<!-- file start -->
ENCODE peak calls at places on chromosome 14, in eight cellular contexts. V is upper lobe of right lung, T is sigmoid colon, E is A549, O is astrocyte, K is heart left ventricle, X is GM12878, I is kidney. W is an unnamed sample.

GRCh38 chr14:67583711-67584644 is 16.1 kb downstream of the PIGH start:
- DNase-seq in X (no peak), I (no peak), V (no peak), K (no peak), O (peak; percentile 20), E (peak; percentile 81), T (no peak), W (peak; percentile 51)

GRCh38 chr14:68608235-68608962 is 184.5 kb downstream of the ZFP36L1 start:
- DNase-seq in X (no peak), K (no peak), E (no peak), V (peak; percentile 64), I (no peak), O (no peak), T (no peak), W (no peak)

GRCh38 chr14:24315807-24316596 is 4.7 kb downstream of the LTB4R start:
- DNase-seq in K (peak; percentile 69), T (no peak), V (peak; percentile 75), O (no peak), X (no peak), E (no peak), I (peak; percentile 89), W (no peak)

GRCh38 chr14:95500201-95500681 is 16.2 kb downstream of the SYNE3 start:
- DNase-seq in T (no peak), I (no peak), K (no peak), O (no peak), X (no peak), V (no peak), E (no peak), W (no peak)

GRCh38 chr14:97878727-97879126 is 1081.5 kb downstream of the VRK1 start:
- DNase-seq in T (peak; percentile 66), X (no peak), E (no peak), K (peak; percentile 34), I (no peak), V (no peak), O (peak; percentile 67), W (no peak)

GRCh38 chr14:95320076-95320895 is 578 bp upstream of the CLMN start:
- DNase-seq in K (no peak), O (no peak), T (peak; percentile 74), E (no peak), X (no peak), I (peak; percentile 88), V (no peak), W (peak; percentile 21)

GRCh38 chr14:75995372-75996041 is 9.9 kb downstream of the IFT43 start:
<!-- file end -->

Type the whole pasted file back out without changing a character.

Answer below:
ENCODE peak calls at places on chromosome 14, in eight cellular contexts. V is upper lobe of right lung, T is sigmoid colon, E is A549, O is astrocyte, K is heart left ventricle, X is GM12878, I is kidney. W is an unnamed sample.

GRCh38 chr14:67583711-67584644 is 16.1 kb downstream of the PIGH start:
- DNase-seq in X (no peak), I (no peak), V (no peak), K (no peak), O (peak; percentile 20), E (peak; percentile 81), T (no peak), W (peak; percentile 51)

GRCh38 chr14:68608235-68608962 is 184.5 kb downstream of the ZFP36L1 start:
- DNase-seq in X (no peak), K (no peak), E (no peak), V (peak; percentile 64), I (no peak), O (no peak), T (no peak), W (no peak)

GRCh38 chr14:24315807-24316596 is 4.7 kb downstream of the LTB4R start:
- DNase-seq in K (peak; percentile 69), T (no peak), V (peak; percentile 75), O (no peak), X (no peak), E (no peak), I (peak; percentile 89), W (no peak)

GRCh38 chr14:95500201-95500681 is 16.2 kb downstream of the SYNE3 start:
- DNase-seq in T (no peak), I (no peak), K (no peak), O (no peak), X (no peak), V (no peak), E (no peak), W (no peak)

GRCh38 chr14:97878727-97879126 is 1081.5 kb downstream of the VRK1 start:
- DNase-seq in T (peak; percentile 66), X (no peak), E (no peak), K (peak; percentile 34), I (no peak), V (no peak), O (peak; percentile 67), W (no peak)

GRCh38 chr14:95320076-95320895 is 578 bp upstream of the CLMN start:
- DNase-seq in K (no peak), O (no peak), T (peak; percentile 74), E (no peak), X (no peak), I (peak; percentile 88), V (no peak), W (peak; percentile 21)

GRCh38 chr14:75995372-75996041 is 9.9 kb downstream of the IFT43 start: